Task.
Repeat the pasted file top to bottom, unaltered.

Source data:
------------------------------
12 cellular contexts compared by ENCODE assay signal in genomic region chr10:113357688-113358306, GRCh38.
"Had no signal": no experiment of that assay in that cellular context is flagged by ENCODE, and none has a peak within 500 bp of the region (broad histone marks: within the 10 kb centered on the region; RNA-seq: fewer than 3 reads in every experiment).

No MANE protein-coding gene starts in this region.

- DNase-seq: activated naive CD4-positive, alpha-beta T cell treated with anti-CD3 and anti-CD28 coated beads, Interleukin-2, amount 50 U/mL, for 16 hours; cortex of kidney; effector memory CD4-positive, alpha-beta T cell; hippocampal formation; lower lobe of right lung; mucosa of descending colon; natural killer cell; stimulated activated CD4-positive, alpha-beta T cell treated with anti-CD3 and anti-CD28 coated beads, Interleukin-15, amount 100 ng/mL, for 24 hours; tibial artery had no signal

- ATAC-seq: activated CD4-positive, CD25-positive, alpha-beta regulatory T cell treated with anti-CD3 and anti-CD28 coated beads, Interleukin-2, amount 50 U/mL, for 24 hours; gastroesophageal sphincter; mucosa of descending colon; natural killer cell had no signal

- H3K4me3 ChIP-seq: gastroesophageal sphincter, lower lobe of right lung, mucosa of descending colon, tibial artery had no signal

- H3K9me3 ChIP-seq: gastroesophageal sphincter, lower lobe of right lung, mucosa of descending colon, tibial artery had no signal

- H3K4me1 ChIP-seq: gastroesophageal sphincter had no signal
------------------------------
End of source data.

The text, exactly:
12 cellular contexts compared by ENCODE assay signal in genomic region chr10:113357688-113358306, GRCh38.
"Had no signal": no experiment of that assay in that cellular context is flagged by ENCODE, and none has a peak within 500 bp of the region (broad histone marks: within the 10 kb centered on the region; RNA-seq: fewer than 3 reads in every experiment).

No MANE protein-coding gene starts in this region.

- DNase-seq: activated naive CD4-positive, alpha-beta T cell treated with anti-CD3 and anti-CD28 coated beads, Interleukin-2, amount 50 U/mL, for 16 hours; cortex of kidney; effector memory CD4-positive, alpha-beta T cell; hippocampal formation; lower lobe of right lung; mucosa of descending colon; natural killer cell; stimulated activated CD4-positive, alpha-beta T cell treated with anti-CD3 and anti-CD28 coated beads, Interleukin-15, amount 100 ng/mL, for 24 hours; tibial artery had no signal

- ATAC-seq: activated CD4-positive, CD25-positive, alpha-beta regulatory T cell treated with anti-CD3 and anti-CD28 coated beads, Interleukin-2, amount 50 U/mL, for 24 hours; gastroesophageal sphincter; mucosa of descending colon; natural killer cell had no signal

- H3K4me3 ChIP-seq: gastroesophageal sphincter, lower lobe of right lung, mucosa of descending colon, tibial artery had no signal

- H3K9me3 ChIP-seq: gastroesophageal sphincter, lower lobe of right lung, mucosa of descending colon, tibial artery had no signal

- H3K4me1 ChIP-seq: gastroesophageal sphincter had no signal